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ashvin patel

MONTHLY DONOR

United States

ashvin's Story

ashvin joined Watsi on March 27th, 2013. Six years ago, ashvin became the 531st member to automatically support a new Watsi patient every month. Since then, 5,919 more people have become monthly donors! ashvin's most recent donation traveled 8,700 miles to support Ezekiel, a baby from Tanzania, to fund a secondary hydrocephalus surgery.

Impact

ashvin has funded healthcare for 71 patients in 13 countries.

All patients funded by ashvin

Ezekiel

Ezekiel is a 7-month-old baby from Tanzania. His parents are both subsistence farmers and they keep a few goats. They depend on their small harvests to meet their day-to-day basic needs. Ezekiel was born at a hospital, a healthy happy baby, but when Ezekiel reached one month old he started crying most nights, was taken to a local near by hospital and was immediately referred to a regional referral hospital where this stayed for three weeks on antibiotics and seizure control medications. Their family was then referred to Watsi's Medical Partner Care Center ALMC for further neurological consultation. At ALMC they were told that Ezekiel has a brain abscess that needs draining immediately, but Ezekiel’s parents could not afford surgery. They had already sold their land as they were being moved from hospital to hospital and on medication and tests done to diagnose him. Watsi's partner ALMC-The Plaster House paid for Ezekiel’s first emergency surgery and he healed well and was discharged home. A few weeks later Ezekiel started crying a lot, vomiting and experiencing seizures. Ezekiel’s mother rushed him to a near by local dispensary where they were told he needed to be seen by specialist doctors for further investigations. She brought him back to ALMC and he was diagnosed with acquired hydrocephalus, which is a result of inflammation of the ventricles in the brain secondary to the infection he had. This caused him to have obstructive hydrocephalus. Through Watsi donors support, he was able to have hydrocephalus surgery of ETV, which helped save him from having headaches, vomiting, and seizures that could have resulted in death. His earlier treatment relieved the built up pressure on Ezekiel’s brain and prevented further brain damage. But now the ETV surgery need to be supplemented. He was rushed to hospital and has been schedule to have a VPS shunt insertion. Ezekiel has been diagnosed with hydrocephalus, a condition in which excess cerebrospinal fluid accumulates in the brain and increases intracranial pressure. Without treatment, Ezekiel will experience severe physical and developmental delays. Our medical partner, African Mission Healthcare Foundation, is requesting $765 to cover the cost of surgery for Ezekiel that will treat his hydrocephalus. The procedure is scheduled to take place on August 26th and will drain the excess fluid from Ezekiel's brain. This will reduce intracranial pressure and greatly improve his quality of life. With proper treatment, Ezekiel will hopefully develop into a strong, healthy young boy. Ezekiel’s mother says, “All I wish is to see my son well and not going through all this suffering and pain he is going through. Please help my son.”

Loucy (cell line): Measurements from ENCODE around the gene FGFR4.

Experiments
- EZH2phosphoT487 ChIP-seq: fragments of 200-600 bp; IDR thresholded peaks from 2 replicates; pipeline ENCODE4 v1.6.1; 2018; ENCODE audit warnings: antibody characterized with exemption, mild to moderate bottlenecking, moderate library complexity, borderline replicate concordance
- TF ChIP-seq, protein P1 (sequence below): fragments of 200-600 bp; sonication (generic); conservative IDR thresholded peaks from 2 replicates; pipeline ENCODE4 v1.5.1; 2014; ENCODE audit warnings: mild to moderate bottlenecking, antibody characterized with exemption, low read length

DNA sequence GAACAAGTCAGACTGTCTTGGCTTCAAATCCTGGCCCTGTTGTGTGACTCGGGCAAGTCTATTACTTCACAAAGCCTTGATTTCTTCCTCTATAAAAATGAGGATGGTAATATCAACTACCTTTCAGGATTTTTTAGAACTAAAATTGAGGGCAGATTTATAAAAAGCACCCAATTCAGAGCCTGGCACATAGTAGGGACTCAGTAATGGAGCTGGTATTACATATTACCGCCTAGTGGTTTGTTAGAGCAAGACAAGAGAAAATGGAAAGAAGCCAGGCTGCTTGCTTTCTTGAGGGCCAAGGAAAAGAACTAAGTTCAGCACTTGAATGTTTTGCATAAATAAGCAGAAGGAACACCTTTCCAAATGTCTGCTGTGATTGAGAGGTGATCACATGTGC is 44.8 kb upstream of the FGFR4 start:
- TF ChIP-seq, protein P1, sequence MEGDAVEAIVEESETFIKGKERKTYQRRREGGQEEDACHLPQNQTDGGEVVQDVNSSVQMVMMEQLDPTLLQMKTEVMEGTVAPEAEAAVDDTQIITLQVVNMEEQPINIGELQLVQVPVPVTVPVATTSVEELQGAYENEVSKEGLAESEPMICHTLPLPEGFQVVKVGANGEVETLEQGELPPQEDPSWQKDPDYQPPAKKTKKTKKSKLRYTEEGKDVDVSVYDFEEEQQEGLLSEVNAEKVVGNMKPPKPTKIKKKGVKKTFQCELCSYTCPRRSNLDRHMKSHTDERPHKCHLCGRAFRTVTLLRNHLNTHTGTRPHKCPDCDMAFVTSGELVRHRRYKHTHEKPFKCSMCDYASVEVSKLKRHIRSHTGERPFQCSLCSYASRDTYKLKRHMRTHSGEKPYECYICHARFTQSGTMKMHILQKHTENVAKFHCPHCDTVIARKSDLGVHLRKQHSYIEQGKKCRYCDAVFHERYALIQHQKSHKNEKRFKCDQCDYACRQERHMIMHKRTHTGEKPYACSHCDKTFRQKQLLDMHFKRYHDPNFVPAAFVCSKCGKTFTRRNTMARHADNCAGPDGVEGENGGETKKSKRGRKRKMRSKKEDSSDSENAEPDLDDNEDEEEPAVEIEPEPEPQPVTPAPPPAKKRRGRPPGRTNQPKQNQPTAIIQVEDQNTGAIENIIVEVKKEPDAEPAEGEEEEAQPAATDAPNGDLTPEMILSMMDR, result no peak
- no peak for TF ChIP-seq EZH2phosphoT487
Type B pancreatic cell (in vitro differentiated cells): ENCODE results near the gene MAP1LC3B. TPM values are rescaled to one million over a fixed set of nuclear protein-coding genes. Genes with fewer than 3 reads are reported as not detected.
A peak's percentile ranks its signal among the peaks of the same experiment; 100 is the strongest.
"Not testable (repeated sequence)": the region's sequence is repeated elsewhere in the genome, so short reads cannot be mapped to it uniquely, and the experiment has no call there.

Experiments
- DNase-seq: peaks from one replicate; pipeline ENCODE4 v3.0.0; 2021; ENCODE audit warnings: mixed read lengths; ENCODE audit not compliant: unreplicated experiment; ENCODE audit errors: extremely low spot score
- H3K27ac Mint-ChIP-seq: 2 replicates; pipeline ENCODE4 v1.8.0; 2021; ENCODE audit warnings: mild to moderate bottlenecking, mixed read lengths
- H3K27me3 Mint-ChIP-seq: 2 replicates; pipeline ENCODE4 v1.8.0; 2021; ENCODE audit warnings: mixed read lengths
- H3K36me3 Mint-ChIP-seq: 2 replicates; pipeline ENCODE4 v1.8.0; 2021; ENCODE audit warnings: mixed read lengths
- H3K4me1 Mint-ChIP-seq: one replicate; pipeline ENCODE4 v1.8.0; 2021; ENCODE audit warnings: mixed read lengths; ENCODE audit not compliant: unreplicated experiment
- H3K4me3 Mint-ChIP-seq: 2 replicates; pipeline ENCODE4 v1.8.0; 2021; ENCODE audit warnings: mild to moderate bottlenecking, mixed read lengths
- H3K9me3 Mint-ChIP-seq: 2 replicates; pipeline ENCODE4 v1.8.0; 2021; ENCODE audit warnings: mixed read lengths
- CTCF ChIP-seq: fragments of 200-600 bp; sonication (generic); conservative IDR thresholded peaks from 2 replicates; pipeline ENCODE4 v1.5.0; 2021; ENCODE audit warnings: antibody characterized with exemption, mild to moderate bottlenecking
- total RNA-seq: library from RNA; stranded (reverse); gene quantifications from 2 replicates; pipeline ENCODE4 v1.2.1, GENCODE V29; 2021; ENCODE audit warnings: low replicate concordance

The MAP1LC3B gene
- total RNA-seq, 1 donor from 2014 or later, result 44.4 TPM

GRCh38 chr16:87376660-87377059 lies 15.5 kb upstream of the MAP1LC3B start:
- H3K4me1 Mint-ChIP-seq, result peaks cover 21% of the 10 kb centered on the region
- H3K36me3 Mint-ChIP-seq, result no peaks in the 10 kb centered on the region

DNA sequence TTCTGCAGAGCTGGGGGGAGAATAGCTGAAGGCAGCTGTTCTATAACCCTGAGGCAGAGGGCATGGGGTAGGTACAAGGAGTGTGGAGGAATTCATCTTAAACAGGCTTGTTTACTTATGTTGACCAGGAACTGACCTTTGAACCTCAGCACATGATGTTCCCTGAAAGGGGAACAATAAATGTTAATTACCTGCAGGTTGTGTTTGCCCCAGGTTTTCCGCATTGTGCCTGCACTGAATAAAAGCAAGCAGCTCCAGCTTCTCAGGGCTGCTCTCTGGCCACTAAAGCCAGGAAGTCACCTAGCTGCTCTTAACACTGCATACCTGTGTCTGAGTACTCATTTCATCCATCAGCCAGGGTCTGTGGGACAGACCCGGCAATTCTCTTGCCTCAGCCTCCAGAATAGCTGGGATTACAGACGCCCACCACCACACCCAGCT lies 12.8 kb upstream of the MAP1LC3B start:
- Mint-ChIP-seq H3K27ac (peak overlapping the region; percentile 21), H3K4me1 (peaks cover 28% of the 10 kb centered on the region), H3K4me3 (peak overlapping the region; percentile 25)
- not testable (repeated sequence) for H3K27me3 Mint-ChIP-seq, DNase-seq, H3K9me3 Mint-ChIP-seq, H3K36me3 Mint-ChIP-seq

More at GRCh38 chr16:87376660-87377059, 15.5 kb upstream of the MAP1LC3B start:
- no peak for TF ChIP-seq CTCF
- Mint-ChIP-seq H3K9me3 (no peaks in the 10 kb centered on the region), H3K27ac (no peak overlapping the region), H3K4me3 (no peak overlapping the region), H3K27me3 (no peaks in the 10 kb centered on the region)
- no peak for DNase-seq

72% funded

72%funded
$558raised
$207to go
Dina